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The long road to commercialisation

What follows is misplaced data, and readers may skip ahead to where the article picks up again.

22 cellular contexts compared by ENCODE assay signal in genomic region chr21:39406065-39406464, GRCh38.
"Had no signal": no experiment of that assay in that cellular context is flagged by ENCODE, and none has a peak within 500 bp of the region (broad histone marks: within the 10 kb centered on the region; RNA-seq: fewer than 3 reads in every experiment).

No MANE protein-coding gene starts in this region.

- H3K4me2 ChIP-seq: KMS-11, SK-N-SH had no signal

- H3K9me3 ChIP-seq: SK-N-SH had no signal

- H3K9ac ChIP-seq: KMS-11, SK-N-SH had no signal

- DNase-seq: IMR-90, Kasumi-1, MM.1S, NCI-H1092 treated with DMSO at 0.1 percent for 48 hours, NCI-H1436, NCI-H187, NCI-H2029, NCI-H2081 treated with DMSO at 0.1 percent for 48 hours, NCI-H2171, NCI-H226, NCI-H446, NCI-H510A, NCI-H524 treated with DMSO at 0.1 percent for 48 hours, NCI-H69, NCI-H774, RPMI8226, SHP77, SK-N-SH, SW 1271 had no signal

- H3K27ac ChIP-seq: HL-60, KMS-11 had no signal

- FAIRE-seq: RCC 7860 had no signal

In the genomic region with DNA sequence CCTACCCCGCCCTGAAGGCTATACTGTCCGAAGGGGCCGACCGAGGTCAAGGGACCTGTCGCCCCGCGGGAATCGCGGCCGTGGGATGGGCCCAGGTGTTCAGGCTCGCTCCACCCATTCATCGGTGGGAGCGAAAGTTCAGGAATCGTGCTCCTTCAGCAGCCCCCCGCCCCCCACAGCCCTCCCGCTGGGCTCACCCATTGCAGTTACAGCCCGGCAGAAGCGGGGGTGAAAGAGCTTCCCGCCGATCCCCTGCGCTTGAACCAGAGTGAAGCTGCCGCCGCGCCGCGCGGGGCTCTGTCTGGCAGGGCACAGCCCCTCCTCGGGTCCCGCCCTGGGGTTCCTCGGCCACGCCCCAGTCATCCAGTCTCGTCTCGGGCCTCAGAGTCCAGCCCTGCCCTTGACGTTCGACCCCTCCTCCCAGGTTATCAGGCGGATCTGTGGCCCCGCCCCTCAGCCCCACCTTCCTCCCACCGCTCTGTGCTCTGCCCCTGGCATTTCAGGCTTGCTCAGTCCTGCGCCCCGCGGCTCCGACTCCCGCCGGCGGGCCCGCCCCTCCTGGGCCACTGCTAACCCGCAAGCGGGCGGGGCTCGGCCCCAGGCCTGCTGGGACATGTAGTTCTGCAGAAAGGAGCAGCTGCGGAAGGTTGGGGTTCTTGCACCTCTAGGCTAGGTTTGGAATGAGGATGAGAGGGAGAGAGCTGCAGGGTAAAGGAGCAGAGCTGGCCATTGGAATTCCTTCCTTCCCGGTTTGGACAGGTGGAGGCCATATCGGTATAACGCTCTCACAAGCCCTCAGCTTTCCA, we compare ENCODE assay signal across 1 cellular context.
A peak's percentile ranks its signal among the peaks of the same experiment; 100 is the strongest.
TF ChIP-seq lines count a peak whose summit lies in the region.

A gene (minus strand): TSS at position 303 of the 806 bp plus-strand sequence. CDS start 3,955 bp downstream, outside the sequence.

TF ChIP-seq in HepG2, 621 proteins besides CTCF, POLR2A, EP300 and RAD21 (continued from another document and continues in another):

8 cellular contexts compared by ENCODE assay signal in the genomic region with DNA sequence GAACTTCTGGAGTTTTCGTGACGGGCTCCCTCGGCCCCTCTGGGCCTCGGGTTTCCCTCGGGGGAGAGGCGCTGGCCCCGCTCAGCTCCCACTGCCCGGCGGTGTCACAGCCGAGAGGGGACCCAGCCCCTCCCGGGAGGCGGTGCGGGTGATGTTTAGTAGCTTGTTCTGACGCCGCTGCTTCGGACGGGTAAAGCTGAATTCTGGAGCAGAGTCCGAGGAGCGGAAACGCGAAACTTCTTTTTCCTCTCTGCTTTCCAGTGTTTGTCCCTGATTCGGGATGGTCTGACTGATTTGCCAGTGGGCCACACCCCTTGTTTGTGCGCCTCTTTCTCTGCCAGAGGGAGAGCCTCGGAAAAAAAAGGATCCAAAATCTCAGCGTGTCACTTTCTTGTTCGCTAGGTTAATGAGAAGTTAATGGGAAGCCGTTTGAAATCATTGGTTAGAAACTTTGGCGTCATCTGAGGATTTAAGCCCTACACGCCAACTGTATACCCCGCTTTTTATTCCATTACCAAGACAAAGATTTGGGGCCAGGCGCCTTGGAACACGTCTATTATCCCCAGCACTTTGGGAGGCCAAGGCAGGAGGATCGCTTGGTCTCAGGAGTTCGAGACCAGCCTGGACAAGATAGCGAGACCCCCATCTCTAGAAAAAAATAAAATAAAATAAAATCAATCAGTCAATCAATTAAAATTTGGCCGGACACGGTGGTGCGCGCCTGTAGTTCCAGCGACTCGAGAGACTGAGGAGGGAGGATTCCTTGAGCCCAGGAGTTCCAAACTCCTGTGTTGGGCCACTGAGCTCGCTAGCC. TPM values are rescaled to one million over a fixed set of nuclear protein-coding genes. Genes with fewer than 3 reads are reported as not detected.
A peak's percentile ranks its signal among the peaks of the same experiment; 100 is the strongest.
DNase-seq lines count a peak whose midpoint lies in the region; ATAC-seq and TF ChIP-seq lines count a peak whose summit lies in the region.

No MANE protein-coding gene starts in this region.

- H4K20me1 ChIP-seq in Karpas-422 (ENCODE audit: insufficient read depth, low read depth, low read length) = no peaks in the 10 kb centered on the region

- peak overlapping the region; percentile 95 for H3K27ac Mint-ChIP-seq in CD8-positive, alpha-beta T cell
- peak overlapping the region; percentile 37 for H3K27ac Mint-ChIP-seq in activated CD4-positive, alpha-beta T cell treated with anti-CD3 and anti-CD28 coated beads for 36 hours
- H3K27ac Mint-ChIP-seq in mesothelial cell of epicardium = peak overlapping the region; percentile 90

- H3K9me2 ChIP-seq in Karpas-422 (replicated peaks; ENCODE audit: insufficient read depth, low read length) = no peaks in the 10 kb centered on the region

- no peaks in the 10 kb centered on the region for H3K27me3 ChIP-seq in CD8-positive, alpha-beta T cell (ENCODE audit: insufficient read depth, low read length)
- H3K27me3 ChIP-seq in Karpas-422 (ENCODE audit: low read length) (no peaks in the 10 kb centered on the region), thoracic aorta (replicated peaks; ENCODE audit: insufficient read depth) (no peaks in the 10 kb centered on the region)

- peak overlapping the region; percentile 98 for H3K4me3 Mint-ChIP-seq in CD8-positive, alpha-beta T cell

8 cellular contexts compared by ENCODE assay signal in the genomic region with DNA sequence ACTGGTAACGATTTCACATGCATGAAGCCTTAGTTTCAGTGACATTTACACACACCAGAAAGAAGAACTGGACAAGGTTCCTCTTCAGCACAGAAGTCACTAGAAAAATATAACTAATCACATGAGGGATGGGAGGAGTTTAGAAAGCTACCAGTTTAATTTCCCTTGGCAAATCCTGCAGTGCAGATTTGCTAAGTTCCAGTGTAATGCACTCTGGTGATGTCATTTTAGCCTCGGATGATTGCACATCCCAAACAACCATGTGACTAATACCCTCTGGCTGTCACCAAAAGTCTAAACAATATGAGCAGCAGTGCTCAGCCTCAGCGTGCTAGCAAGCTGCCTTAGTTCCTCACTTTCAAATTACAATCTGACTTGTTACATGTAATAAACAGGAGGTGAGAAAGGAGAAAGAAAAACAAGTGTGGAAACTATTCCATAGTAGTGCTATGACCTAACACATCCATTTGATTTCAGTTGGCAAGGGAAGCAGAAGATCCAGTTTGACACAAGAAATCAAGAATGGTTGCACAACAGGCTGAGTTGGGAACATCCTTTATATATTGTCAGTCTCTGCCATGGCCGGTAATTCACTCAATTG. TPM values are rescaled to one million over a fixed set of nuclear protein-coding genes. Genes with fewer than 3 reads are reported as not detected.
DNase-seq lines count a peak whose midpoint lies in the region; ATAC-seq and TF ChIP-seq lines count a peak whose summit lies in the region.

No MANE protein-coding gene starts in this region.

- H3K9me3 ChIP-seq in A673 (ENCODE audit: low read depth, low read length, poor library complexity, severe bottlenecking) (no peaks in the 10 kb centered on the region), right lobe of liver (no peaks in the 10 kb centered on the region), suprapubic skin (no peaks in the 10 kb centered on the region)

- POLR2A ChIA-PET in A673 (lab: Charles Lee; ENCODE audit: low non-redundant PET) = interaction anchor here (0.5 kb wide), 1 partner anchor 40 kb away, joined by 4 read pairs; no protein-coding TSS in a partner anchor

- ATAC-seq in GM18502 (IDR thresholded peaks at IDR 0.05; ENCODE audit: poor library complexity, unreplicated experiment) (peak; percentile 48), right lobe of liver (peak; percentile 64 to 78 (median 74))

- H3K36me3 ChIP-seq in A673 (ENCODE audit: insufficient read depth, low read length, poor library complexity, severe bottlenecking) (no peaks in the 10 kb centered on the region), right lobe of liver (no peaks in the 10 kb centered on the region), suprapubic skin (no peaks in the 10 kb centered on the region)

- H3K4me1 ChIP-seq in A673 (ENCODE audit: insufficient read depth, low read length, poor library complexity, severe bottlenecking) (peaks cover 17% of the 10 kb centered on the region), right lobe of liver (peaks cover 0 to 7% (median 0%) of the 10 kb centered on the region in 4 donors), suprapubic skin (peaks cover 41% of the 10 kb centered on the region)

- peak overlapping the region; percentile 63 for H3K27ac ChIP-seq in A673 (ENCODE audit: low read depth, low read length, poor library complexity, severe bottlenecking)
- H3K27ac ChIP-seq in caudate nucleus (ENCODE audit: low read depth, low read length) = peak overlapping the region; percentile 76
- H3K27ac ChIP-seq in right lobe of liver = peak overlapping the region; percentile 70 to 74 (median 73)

INVENTORS love their creations. They see their inventions as solving an obvious problem, filling a yawning gap in the market or supplying a product indispensable to life as the rest of us previously knew it. But it is a long, often expensive road from concept to commercial reality governed by differing marketing, sales and development perceptions. The major limiting factor is usually development capital. This is particularly so for the back-shed inventors, such as security guard Paul Dixon, who has spent more than three years developing a stand-alone security device to protect trailers, boats and caravans from theft. Mr Dixon has spent about $30,000 developing the Silent Sentinel from an idea to secure his trailer at home. Existing security systems he looked at were all-too-simple for a professional thief to overcome. Most existing anti-theft devices focused on securing the trailer’s hitch, the ball socket that attaches the trailer/caravan to the vehicle. However, these trailer hitches are no longer required to be welded to the chassis. Instead, bolts are used, which can easily be removed. The Silent Sentinel secures the safety chain, by running it down inside a high-grade steel column, the base of which is set in concrete. The chain is then secured by a multi-combination locking rod through the bottom link. Steel sleeves and plates prevent thieves from removing either the lock or the chain without sophisticated, extremely loud and time consuming equipment. The unique design makes the Silent Sentinel easily portable without compromising its security. Mr Dixon told WA Business News his target market was tradespeople, the marine, trailer and insurance industry, with the 60-centimetre version costing about $200 and the 40cm model about $175. He is also looking to expand the Silent Sentinel’s applicability to protecting motorbikes, and provisional international patents have been secured. Veteran marketer Jim Murphy, head of JMG Marketing (Australia) Pty Ltd for more than 20 years after coming to WA in 1976 as state manager of Ampol, has seen great ideas come and go. Mr Murphy said the major problem for inventors was getting their models and prototypes to a sophisticated, proven stage for presentation to potential investors and/or distributors. “They can be enormous,” he said. The developer needed to know the costs involved – engineering and construction break downs, component costs and availability, small production runs building to larger ones, production location and distribution. It was also necessary to have this in place before embarking on any other marketing or publicity. “Not being able to deliver or having costs suddenly blow can kill you in the market,” Mr Murphy said. For these reasons, among others, he not surprisingly recommended developers seek an independent view from a professional marketer to make sure the idea is compatible with the public or perceived need. Not an advertising agency. “Engineers and inventors naturally fall in love with their products, often dismissing others in the same market, so they need a dispassionate view from someone who knows the marketplace,” he said. “If the product does not look like being successful, a reputable advisor will say so. Depending on the product, such an initial assessment can take a couple of hours.” The flipside is that, if the potential is there, the marketing company can access any of a number of investment sources known to it. These sources can include those in an industry related to the invention and willing to invest at an early stage to fund the sophisticated prototype development, to others requiring more detailed analysis. The ultimate deal could range from taking equity in an existing or new company, or some form of ultimate product exclusivity, Mr Murphy said. And a final word: “Proper packaging will ultimately be critical because most items sit on a shelf among other similar products and have to stand out, and sell themselves.”

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